Lignocaine topicalization of the pediatric airway
Summary The application of topical laryngeal lignocaine is a technique used frequently in pediatric anesthesia. It is often used to facilitate open airway procedures, tracheal intubation, or to reduce the incidence of perioperative adverse respiratory events such as coughing and laryngospasm. A number of studies have shown that applying topical lignocaine to the larynx reduces perioperative respiratory adverse events, while others have shown an increased incidence of respiratory complications with lignocaine administration. There is a lack of evidence on the effect of topical lignocaine on the sensitivity of upper airway reflexes and swallowing, the duration of time that airway reflexes are obtunded, and the optimum and safe maximum dose of lignocaine when used by this route. We review the current literature relating to the use of lignocaine to topicalize the pediatric airway. This review concentrates on the indications for use, the maximum safe dose, the effect on swallowing, and risk of aspiration and the complications of the technique.
Our medical staff just implemented a similar policy. A couple of our surgeons were complaining about it. My group has a mandatory retirement age. EEOC Sues Yale New Haven Hospital for Age and Disability Discrimination
ConclusionsOur neurophysiological study shows that this new 150IDE provides selective information on nociceptive system.
ConclusionPre-peritoneal drainage is clinically safe in laparoscopic totally extra-peritoneal hernioplasty and can effectively reduce the size and incidence of seroma. The seroma formation can be further reduced by appropriate use of monopolar energy as preferred dissection approach in lap TEP. Due to limitation in measuring the actual energy time, the result should be further validated by randomized multi-centers trial on its potential benefit in hernia repair by a more accurate measuring device on energy used.
CONCLUSIONS Sevoflurane-based anesthesia did not increase the incidence of POCD compared to propofol-based anesthesia at 7 days or 3 months post-operation or impact short-term post-operative prognosis. PMID: 32060257 [PubMed - in process]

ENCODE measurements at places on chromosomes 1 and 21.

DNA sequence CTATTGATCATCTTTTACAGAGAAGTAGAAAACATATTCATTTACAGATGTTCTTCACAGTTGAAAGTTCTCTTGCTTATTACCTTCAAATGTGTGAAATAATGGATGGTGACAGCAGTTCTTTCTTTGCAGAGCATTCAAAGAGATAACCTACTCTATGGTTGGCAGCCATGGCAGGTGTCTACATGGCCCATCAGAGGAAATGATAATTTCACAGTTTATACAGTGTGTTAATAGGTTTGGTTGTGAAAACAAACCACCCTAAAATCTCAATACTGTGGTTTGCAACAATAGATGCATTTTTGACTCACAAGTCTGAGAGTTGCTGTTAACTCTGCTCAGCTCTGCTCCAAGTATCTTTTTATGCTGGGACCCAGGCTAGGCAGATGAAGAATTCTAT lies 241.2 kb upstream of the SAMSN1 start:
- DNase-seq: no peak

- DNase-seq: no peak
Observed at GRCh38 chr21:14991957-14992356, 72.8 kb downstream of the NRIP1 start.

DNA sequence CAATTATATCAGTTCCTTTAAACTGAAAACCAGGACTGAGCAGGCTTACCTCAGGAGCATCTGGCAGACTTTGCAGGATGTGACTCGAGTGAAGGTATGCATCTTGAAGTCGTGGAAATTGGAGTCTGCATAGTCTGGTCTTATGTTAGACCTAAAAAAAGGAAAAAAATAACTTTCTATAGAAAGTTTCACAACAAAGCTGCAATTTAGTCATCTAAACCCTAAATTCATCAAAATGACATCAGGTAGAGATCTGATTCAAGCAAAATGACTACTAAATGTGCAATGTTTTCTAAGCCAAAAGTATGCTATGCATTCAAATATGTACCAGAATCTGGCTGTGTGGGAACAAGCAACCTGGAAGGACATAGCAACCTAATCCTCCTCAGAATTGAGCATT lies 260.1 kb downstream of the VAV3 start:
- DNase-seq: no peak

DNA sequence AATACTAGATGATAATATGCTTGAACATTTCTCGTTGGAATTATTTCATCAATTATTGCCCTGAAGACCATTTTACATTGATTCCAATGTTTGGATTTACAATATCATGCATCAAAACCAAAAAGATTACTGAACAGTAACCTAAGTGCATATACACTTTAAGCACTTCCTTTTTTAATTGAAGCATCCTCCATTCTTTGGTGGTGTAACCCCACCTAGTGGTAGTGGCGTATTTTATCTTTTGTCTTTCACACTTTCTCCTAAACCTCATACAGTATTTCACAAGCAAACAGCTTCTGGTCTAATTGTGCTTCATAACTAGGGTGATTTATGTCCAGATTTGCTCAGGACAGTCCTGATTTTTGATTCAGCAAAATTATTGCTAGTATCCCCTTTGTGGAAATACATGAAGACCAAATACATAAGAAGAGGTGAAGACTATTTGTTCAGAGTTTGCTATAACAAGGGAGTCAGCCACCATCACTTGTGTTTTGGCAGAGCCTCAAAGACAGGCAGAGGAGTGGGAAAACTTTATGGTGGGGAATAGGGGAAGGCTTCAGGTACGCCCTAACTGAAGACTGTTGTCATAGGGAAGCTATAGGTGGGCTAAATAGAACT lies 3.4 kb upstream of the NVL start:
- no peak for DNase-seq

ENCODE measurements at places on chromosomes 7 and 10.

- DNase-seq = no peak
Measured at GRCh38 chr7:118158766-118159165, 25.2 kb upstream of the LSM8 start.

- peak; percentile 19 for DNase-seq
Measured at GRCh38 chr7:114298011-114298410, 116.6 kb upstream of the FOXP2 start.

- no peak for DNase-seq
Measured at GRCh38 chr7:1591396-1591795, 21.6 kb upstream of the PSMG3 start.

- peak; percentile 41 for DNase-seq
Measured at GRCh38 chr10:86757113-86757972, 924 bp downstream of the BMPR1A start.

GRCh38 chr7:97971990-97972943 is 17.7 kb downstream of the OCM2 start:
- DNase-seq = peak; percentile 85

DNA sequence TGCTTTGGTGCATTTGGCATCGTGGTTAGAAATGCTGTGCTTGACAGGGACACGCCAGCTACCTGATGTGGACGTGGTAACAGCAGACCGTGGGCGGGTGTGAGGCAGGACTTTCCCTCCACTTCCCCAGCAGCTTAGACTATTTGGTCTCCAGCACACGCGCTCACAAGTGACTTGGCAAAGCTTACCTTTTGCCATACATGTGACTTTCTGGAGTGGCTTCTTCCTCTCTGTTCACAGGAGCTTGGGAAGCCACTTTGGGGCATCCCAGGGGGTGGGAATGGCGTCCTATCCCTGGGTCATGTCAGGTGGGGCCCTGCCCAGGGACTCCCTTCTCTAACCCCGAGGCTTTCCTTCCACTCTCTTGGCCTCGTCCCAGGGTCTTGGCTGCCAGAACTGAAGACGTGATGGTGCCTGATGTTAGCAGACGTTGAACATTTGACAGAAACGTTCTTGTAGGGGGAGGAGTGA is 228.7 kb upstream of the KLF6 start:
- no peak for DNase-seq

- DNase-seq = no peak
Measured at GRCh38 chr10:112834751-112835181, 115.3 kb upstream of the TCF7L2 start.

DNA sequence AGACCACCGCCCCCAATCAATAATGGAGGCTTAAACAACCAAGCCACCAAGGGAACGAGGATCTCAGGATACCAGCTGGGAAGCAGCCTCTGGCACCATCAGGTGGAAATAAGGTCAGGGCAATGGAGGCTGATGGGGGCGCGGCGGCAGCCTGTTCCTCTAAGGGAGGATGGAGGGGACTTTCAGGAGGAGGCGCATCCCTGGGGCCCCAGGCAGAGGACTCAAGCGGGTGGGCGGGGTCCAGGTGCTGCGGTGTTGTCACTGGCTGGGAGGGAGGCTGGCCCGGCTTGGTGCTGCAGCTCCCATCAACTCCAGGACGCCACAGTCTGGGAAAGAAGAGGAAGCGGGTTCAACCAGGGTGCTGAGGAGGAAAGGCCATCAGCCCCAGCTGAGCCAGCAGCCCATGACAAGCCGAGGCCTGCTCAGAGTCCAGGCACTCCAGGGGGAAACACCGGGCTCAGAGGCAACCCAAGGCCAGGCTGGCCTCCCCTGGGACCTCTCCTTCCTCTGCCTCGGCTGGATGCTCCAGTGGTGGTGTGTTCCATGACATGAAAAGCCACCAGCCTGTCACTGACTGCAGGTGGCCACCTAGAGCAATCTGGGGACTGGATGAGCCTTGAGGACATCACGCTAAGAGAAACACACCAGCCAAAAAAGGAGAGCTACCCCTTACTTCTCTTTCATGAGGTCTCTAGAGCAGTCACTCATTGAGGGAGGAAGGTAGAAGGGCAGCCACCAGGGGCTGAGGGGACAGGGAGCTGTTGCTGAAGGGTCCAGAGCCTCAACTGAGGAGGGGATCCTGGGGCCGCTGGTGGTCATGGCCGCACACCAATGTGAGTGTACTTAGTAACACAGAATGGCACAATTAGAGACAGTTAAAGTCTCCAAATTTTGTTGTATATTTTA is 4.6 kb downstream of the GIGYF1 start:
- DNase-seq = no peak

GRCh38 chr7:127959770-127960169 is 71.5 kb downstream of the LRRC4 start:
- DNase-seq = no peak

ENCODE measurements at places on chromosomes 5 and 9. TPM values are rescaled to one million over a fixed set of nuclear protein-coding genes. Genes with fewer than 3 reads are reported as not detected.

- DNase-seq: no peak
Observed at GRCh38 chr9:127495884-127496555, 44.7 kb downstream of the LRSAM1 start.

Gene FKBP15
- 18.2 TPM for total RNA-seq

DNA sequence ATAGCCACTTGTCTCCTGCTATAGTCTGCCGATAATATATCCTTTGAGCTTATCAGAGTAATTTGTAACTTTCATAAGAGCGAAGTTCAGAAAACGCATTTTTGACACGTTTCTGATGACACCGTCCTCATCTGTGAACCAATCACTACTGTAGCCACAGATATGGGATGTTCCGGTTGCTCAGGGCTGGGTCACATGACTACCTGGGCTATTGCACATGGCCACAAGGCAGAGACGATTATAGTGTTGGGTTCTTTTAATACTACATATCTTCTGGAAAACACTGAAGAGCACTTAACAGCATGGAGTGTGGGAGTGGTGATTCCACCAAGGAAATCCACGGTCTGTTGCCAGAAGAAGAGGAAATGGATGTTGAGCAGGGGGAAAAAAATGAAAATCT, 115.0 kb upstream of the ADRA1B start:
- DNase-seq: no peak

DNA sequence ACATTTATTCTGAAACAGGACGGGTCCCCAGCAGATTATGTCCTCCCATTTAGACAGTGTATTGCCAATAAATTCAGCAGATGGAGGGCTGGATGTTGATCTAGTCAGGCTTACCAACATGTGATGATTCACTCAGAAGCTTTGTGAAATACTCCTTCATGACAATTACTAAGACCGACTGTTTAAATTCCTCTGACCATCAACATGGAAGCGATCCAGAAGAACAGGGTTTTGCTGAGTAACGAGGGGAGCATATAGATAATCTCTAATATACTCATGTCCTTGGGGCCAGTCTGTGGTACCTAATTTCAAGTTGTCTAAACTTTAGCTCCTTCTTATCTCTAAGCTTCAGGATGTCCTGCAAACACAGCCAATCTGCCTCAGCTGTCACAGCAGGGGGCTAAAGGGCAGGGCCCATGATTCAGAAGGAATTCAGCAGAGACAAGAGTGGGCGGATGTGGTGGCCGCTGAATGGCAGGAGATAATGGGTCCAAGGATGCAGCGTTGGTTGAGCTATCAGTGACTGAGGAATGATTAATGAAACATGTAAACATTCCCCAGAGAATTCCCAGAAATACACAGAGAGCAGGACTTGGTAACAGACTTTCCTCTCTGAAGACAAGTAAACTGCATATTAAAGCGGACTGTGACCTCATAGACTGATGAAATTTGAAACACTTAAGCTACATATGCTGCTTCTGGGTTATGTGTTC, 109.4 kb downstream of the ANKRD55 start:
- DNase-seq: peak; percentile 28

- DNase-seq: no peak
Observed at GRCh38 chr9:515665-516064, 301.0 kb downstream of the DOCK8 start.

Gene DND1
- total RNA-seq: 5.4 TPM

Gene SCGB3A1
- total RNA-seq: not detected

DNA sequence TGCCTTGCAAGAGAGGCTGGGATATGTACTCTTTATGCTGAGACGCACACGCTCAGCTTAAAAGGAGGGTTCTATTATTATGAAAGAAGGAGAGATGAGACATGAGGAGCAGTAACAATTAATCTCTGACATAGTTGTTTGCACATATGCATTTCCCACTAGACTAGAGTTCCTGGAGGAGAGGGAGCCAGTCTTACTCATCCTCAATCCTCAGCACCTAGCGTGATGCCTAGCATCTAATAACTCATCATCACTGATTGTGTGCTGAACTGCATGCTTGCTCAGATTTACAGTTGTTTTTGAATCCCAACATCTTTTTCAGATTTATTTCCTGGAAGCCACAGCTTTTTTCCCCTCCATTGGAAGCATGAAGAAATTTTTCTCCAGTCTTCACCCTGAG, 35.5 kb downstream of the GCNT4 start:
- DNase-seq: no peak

Conditions: Perioperative Anxiety; Preanesthetic Medication; Inhalation Anesthesia; Ambulatory Surgery; Tonsillectomy; Circumcision; Dental Care Interventions: Drug: Midazolam oral solution; Device: IPAD Sponsor: Universitair Ziekenhuis Brussel Recruiting
Condition: Adverse Effect Interventions: Drug: Norepinephrine; Drug: Normal saline Sponsor: General Hospital of Ningxia Medical University Not yet recruiting
Condition: Decision Making, Shared Intervention: Other: Shared decision making with the used of patient decision aids Sponsors: Taipei Medical University Shuang Ho Hospital; Chi Mei Medical Hospital Not yet recruiting
Condition: General Anesthesia Interventions: Procedure: Pressure controlled ventilation with PEEP; Procedure: Manual ventilation without PEEP Sponsor: Region Västmanland Not yet recruiting
Condition: CO2 Absorbers Intervention: Other: Comparing two CO2 absorbers in the ventilator circuit Sponsor: Academisch Medisch Centrum - Universiteit van Amsterdam (AMC-UvA) Recruiting
Patient comes in for induction of labor for pre-eclampsia without severe features. They get a CBC on arrival. Platelets are 300. How long is that number valid for you for neuraxial placement? What’s your cut off time for needing a repeat draw? What if pre-E with severe features? There’s no institutional policy at my place, just provider discretion. Just trying to get a feel for what others are doing.